"I should hope not," Perikos sounded tired but my sympathy was limited at the moment, seeing as how I'd been the mule for the past who knew how many hours.
"Okay, the first thing I need is water, then food, then I need to stop moving before I keel over," I told him.
Rather than express his appreciation for my troubles, Perikos whispered, "before you rest we need shelter. The storm is not far off. I estimate no more than thirty minutes before the rains reach us."
I chewed my lip. What did he want me to do, have a barn raising? There were no stones, no branches and vegetation was thin on the ground. It would take me nearly thirty minutes just to figure what I could eat without puking.
"I do not mean to add to your worries. Travel closer to where you saw that animal, for they need water and it has likely rained recently."
I didn't argue or ask him how he worked that out. I just set off at a jog in the direction of the whatever-it-was, hoping not to step on anything weird along the way.
The first drop splashed my nose, making me sneeze the second after I got a proper look at the three-legged critter. It must have been four meters tall and it stood on three long, double jointed legs. Its neck was nearly as long as its legs, so that its nose dragged over the ground as I watched. Hunting for creepy-crawlies. It jerked its head up when I sneezed and turned to face me. I saw the barest glint of sunlight off one black eye and then it turned from me and sprinted back towards the gathering storm clouds. More warm, heavy drops fell on my face and chest.
"Keep walking. There is likely water close by," Perikos said.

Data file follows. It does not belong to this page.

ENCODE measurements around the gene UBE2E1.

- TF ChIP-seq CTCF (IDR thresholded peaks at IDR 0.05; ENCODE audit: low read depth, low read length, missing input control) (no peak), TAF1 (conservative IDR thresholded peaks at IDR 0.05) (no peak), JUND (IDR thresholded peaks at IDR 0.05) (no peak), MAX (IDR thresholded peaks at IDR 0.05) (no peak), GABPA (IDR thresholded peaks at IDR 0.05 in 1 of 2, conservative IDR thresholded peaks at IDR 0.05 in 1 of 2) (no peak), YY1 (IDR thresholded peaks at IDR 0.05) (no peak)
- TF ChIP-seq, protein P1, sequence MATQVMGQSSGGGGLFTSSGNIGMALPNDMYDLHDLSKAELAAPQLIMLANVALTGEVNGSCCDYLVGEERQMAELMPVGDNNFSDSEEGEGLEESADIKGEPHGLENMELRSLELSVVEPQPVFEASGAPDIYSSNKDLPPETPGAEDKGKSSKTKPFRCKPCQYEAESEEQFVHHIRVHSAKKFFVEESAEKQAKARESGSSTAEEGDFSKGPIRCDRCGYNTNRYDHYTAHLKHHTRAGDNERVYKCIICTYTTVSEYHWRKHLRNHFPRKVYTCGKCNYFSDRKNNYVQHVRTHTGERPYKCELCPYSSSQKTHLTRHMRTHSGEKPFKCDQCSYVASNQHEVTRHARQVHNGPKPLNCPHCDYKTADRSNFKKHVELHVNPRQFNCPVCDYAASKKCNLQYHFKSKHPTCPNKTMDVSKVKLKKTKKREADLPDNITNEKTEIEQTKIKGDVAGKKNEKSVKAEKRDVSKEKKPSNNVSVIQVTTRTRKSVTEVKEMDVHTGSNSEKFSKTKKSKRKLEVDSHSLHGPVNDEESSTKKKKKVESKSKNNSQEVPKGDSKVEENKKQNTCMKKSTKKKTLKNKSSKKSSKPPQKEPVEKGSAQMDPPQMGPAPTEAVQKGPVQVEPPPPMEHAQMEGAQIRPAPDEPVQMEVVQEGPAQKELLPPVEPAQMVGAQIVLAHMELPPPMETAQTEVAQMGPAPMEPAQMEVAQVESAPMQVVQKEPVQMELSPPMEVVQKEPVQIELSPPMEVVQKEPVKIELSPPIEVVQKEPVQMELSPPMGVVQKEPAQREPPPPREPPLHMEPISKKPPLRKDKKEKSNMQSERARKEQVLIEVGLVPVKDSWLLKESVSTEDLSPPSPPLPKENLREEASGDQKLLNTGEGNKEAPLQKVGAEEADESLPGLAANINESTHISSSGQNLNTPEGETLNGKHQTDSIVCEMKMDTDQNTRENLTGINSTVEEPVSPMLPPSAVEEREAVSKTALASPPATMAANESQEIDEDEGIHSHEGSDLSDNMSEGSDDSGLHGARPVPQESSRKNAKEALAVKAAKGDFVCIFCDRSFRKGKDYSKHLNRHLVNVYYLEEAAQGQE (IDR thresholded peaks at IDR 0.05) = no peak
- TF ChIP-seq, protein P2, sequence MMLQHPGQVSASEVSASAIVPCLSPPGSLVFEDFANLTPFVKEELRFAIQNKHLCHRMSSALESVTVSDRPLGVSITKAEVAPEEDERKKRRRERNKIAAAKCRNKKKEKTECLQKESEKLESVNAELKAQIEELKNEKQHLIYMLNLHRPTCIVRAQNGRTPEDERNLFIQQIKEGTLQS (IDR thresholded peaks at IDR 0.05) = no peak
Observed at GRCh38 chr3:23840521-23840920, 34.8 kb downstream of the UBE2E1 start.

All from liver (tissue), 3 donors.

There was something ironic about trying to track down water in the opening seconds of a downpour but I did as he said. I saw five or six shallow grey pools before me, each small in diameter as less than a foot deep but I didn't hesitate. I fell to my knees and plunged my mouth in, forgetting to surface for air at regular intervals so that when I did I choked and coughed. The water tasted a little odd, more like dirt or earth than I was used to, but then going by that logic I was used to not having any water. I drank till I thought I'd be sick.
"First food and then shelter," Perikos reminded me as I caught my breath. It had begun to pour in earnest now and I heard the deep throbbing roar of thunder roll across the sky. "Behind you there is a diverse patch of vegetation. When you passed before I saw fungi, fruits and grasses."
I wheeled around and grabbed some of everything, even a bit of mushroom that looked like moldy cheese. That would be a last resort. I stepped backwards and felt something sharp and slimy underfoot. I couldn't stop myself from shrieking.
It was a part and not even a major part, of a huge, white bug. It looked like the oozing remains of an exoskeleton of what I imagined that three-legged animal had for lunch. I wiped my foot off on the soaking weeds beside it. "Shit, that is so gross."
"Look around, Little Shade. There should be a dwelling of some kind, a burrow you could hide in."
I groaned. "I don't think I can stand a repeat of that episode on Kragosa. No more burrows, please."
The sky seemed to open so wide my vision went white for a moment and then the thunder followed.
"There it is! Do you see it, Little Shade? Thirty meters to your left, set into that bank? The hole is large enough for you, I am certain."